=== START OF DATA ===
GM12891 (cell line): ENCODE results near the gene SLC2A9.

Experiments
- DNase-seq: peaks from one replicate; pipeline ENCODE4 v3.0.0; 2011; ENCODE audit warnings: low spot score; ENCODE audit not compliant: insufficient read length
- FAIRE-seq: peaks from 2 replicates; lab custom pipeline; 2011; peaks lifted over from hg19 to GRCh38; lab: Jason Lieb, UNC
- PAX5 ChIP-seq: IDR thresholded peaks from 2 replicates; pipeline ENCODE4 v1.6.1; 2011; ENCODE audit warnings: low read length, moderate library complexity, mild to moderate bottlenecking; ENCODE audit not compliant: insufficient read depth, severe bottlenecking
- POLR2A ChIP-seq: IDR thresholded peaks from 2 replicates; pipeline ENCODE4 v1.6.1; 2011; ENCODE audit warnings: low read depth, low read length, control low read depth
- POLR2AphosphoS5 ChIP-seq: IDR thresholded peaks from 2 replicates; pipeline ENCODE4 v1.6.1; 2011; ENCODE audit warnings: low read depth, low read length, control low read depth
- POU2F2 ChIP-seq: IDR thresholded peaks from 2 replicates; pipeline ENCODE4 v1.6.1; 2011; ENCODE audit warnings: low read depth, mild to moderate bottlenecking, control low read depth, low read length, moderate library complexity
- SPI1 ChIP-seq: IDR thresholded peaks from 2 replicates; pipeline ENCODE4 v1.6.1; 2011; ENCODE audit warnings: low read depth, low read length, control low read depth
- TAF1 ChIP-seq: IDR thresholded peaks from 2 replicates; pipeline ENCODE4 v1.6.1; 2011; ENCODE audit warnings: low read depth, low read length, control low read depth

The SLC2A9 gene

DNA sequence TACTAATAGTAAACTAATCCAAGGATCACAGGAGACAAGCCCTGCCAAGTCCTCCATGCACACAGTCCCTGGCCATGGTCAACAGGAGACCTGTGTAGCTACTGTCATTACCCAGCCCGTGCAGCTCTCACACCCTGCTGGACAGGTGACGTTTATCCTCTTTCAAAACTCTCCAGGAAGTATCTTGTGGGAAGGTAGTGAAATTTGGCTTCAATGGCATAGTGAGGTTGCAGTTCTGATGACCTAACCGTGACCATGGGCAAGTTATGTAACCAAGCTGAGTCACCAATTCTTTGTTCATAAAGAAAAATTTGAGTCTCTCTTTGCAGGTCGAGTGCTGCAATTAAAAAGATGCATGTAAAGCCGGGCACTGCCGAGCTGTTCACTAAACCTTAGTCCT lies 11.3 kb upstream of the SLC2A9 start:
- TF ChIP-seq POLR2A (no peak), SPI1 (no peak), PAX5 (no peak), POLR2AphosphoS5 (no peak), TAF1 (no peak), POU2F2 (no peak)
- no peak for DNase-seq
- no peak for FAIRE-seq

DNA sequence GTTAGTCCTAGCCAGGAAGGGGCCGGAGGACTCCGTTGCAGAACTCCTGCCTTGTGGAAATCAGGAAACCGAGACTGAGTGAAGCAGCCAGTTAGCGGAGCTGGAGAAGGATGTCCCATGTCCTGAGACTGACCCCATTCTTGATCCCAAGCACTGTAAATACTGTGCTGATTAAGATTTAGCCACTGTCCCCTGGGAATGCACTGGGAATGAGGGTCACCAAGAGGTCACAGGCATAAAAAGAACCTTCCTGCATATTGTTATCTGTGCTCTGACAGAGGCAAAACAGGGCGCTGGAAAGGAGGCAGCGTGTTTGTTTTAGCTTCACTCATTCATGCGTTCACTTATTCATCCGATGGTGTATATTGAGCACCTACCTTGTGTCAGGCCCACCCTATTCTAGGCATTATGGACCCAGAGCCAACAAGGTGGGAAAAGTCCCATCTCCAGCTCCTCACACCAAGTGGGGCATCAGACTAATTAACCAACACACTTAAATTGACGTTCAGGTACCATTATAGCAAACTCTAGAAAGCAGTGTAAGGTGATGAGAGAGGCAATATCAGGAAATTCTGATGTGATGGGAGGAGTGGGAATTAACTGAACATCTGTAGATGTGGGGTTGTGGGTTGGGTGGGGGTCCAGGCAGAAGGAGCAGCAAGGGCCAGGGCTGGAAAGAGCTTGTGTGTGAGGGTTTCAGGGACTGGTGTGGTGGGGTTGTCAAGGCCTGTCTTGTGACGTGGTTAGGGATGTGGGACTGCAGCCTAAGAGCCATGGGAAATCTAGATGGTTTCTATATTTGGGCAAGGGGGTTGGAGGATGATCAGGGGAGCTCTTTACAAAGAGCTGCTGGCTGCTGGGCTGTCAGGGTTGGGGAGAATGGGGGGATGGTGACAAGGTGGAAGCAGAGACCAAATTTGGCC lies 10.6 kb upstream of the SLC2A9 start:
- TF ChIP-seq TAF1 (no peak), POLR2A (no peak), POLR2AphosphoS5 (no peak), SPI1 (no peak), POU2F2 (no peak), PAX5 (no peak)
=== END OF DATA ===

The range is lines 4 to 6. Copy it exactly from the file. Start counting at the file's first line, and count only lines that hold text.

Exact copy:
- FAIRE-seq: peaks from 2 replicates; lab custom pipeline; 2011; peaks lifted over from hg19 to GRCh38; lab: Jason Lieb, UNC
- PAX5 ChIP-seq: IDR thresholded peaks from 2 replicates; pipeline ENCODE4 v1.6.1; 2011; ENCODE audit warnings: low read length, moderate library complexity, mild to moderate bottlenecking; ENCODE audit not compliant: insufficient read depth, severe bottlenecking
- POLR2A ChIP-seq: IDR thresholded peaks from 2 replicates; pipeline ENCODE4 v1.6.1; 2011; ENCODE audit warnings: low read depth, low read length, control low read depth